Here the security officer observed Gonzales leaving the store with a bulge under his overcoat. His conclusions were confirmed when Gonzales produced the missing leather coat from under his overcoat upon request. His subsequent arrest of Gonzales was lawful.

[2] Further, Gonzales exceeded his legal privilege to resist the arrest even if it was unlawful. As stated in STATE v. ROUSSEAU, 40 Wn.2d 92, 95, 241 P.2d 447 (1952):

"[T]he force used in resisting an unlawful arrest must be reasonable and proportioned to the injury attempted upon the party sought to be arrested, and he cannot use or offer to use a deadly weapon if he has no reason to apprehend a greater injury than a mere unlawful arrest. There is nothing in the record which would justify Gonzales' threat to use his knife.

[3] The arrest was lawful and therefore the trial court properly denied Gonzales' motion to suppress evidence of his possession of the leather coat. Further, the fourth amendment to the United States Constitution, and the exclusionary rule thereunder, applies to state action only and not to the actions of private citizens. BURDEAU v. MCDOWELL, 256 U.S. 465, 65 L. Ed. 1048, 41 S. Ct. 574 (1921). There is no prohibition against the State's use of evidence or information obtained by a private citizen, even though by unlawful means, unless the actions of the private citizen were in some way "instigated, encouraged, counseled, directed, or controlled" by the State or its officers. STATE v. AGEE, 15 Wn. App. 709, 713-14, 552 P.2d 1084 (1976). There is nothing in the record which indicates or even suggests that the State instigated, encouraged, counseled, directed or controlled the actions of the security officer here.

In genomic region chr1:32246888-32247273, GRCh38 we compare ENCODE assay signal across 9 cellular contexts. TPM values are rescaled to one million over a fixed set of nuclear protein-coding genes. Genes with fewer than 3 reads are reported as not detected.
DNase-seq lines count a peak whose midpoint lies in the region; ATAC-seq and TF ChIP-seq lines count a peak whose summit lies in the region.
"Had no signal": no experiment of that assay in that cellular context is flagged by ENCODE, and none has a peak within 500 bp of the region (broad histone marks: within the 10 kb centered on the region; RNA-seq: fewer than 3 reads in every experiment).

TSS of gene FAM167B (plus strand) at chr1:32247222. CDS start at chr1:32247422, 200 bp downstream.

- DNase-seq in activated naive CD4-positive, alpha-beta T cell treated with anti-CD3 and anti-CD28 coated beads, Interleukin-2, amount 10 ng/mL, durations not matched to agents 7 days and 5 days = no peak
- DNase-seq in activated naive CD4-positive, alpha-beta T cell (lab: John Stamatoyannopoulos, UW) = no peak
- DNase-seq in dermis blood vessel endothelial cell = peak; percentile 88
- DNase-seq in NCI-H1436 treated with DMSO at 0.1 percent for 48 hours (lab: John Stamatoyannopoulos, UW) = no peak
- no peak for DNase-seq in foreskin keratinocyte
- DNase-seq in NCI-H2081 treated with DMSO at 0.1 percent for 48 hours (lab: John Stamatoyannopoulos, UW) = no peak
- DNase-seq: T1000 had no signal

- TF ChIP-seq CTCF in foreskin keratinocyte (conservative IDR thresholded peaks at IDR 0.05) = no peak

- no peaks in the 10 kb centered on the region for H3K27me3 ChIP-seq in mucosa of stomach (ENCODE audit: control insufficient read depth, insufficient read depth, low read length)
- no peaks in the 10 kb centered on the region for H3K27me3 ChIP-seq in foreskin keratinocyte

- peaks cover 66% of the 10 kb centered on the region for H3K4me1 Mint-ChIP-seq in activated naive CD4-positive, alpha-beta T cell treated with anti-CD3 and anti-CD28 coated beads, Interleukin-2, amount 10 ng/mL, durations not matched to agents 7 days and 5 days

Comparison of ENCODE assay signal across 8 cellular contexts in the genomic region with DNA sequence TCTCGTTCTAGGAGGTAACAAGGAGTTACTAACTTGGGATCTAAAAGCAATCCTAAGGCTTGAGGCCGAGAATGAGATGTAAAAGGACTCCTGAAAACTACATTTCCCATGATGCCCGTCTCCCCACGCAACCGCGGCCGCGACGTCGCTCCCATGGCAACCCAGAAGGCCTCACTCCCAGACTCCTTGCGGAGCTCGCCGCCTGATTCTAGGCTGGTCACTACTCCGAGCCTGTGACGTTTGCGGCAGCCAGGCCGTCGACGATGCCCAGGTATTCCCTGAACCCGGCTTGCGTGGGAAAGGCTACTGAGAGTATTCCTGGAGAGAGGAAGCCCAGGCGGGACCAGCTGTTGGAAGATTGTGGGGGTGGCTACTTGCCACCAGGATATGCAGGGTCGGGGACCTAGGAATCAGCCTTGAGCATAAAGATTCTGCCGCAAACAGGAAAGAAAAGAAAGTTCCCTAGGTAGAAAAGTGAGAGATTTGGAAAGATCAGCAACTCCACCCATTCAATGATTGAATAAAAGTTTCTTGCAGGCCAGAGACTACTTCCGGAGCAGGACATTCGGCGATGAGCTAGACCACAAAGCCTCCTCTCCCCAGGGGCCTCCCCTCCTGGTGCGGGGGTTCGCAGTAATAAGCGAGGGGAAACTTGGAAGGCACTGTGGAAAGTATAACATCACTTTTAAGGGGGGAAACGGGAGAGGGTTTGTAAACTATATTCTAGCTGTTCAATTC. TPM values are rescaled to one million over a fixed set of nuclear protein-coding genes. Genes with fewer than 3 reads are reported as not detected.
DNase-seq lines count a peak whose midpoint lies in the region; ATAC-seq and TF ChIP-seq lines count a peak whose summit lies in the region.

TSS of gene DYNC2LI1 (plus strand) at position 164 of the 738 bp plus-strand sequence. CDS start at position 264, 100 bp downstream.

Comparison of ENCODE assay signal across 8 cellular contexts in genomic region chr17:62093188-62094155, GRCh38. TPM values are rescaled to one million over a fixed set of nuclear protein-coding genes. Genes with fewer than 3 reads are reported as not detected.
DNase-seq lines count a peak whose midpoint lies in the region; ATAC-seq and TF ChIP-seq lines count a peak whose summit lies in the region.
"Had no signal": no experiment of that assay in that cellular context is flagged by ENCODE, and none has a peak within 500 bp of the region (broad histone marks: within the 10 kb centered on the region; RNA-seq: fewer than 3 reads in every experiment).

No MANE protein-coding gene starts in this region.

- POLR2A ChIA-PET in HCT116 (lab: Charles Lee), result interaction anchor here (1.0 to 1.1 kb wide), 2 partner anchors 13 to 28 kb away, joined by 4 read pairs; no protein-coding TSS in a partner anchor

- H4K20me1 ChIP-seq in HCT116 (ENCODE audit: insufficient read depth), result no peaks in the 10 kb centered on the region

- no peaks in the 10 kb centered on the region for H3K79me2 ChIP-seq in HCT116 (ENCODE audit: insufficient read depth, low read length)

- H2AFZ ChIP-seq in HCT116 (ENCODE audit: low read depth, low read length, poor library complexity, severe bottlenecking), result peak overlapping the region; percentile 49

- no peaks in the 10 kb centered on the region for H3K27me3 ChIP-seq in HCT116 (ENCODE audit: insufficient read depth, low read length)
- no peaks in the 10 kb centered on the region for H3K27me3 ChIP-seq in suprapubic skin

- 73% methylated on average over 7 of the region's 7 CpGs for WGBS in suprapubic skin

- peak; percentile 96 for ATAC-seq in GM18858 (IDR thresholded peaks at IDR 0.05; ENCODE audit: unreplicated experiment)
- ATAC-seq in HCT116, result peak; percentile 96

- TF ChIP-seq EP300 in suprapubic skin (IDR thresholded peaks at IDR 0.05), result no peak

[4] Gonzales contends that private security officers in Washington are agents of the State by virtue of RCW 9A.16.080 and RCW 4.24.220, which bestow upon merchant security forces an immunity from liability for both criminal and civil prosecutions for false arrest or false imprisonment. We disagree. SEE PEOPLE v. CHEATHAM, 263 Cal. App. 2d 458, 69 Cal. Rptr. 679 (1968). We are aware of the recent decision of the California Supreme Court in PEOPLE v. ZELINSKI, SUPRA, but do not consider the arguments presented therein since here the private security officer "simply . . . demanded the return of the stolen merchandise." PEOPLE v. ZELINSKI, SUPRA at 367.



Williams and Dore, JJ., concur.


Reconsideration denied January 29, 1980. Review denied by Supreme Court May 23, 1980.